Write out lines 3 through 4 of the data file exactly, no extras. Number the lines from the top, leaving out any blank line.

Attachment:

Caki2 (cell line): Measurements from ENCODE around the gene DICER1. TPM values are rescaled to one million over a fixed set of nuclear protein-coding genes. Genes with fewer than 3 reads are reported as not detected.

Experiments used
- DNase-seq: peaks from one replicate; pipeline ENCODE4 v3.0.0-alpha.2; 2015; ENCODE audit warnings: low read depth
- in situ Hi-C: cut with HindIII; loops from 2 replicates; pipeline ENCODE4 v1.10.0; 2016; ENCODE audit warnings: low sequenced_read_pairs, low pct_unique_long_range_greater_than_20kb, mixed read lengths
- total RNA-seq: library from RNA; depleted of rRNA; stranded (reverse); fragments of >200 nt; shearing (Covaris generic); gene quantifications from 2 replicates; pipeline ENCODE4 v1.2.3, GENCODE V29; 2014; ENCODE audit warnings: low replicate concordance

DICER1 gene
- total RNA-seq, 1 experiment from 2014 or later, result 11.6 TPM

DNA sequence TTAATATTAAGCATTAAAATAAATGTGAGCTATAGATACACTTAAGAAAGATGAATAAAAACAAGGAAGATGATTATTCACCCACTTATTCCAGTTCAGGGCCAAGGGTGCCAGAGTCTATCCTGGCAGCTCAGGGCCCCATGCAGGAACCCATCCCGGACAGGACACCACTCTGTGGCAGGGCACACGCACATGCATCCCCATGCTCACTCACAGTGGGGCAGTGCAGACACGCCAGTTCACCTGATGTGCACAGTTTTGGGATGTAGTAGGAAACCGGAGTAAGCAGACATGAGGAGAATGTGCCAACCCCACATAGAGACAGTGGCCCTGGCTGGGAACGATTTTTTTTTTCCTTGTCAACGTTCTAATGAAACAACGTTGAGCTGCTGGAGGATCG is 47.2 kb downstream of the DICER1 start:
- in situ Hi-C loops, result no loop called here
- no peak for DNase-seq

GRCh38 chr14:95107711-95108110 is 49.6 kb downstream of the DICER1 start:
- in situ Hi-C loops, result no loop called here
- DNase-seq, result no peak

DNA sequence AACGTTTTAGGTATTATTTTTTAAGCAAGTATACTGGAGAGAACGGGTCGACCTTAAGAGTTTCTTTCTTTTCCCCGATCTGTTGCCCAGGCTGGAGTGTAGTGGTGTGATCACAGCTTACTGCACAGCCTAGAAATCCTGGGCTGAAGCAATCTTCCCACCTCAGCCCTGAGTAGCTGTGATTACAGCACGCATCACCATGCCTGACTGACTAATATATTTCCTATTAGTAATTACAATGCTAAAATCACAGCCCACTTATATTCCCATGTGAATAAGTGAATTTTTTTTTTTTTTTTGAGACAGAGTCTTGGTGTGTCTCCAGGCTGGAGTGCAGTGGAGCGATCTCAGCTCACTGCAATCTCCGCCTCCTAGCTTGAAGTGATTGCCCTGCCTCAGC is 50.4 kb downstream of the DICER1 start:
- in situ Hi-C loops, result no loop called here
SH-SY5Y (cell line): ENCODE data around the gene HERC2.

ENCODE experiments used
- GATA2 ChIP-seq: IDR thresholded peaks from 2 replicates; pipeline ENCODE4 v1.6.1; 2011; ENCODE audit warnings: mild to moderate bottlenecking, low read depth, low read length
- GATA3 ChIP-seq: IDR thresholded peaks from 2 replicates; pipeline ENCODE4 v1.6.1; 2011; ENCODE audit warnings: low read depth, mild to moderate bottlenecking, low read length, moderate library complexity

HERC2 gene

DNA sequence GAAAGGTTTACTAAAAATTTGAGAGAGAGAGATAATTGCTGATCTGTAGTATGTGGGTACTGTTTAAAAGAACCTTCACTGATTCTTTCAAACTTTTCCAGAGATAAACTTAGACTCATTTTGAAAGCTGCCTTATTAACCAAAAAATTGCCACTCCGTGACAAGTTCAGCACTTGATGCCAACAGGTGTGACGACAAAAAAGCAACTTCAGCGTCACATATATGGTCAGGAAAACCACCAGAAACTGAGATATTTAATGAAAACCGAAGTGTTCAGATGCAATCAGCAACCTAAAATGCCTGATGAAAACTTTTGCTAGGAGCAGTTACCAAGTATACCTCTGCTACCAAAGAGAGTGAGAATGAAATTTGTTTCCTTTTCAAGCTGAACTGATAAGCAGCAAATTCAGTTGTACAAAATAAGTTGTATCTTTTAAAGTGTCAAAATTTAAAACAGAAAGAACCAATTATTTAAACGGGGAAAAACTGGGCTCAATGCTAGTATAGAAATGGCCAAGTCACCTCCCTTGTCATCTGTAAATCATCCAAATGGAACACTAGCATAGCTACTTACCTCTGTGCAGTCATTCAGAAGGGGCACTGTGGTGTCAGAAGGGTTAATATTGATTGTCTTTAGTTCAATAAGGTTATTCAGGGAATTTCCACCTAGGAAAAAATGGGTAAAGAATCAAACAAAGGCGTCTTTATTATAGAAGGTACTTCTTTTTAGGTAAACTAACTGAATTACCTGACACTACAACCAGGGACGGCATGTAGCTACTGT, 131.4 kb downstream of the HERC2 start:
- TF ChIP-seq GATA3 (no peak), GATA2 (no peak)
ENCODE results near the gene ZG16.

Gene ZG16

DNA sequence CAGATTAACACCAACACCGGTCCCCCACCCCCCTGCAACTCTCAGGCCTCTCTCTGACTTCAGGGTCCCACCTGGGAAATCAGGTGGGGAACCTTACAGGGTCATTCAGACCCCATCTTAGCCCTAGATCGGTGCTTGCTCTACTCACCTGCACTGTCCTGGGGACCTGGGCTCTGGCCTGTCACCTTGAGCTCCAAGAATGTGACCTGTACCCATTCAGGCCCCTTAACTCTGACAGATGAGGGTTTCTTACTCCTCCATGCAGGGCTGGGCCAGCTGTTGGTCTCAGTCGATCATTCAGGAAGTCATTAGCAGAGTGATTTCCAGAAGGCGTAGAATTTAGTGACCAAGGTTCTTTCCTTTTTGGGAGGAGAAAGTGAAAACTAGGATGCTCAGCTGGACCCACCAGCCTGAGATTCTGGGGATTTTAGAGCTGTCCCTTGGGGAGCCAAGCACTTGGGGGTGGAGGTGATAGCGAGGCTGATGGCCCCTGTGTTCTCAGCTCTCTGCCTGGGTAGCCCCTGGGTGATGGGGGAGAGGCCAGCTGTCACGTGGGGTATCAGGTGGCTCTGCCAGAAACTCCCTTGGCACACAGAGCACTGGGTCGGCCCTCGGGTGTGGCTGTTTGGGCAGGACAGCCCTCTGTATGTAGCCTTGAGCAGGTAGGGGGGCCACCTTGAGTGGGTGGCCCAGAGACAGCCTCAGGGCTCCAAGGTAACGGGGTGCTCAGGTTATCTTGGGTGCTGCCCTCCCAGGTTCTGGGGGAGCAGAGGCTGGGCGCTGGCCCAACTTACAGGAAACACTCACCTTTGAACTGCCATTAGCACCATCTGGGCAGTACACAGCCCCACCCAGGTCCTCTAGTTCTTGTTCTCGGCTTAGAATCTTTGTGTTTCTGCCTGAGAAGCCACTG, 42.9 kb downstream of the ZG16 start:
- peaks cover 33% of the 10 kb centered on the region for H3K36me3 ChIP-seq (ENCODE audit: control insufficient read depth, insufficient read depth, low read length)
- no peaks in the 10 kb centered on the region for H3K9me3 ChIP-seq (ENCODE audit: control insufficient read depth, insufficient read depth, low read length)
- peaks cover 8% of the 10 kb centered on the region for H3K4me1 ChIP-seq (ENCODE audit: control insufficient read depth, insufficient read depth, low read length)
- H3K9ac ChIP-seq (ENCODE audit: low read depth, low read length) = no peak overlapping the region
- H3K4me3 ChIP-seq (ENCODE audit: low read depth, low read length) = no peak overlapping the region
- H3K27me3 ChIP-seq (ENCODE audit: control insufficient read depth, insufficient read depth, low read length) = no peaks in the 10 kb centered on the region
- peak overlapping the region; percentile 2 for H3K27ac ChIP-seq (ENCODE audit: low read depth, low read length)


- DNase-seq: peaks from one replicate; pipeline ENCODE4 v3.0.0-alpha.2; 2015; ENCODE audit warnings: low read depth
- in situ Hi-C: cut with HindIII; loops from 2 replicates; pipeline ENCODE4 v1.10.0; 2016; ENCODE audit warnings: low sequenced_read_pairs, low pct_unique_long_range_greater_than_20kb, mixed read lengths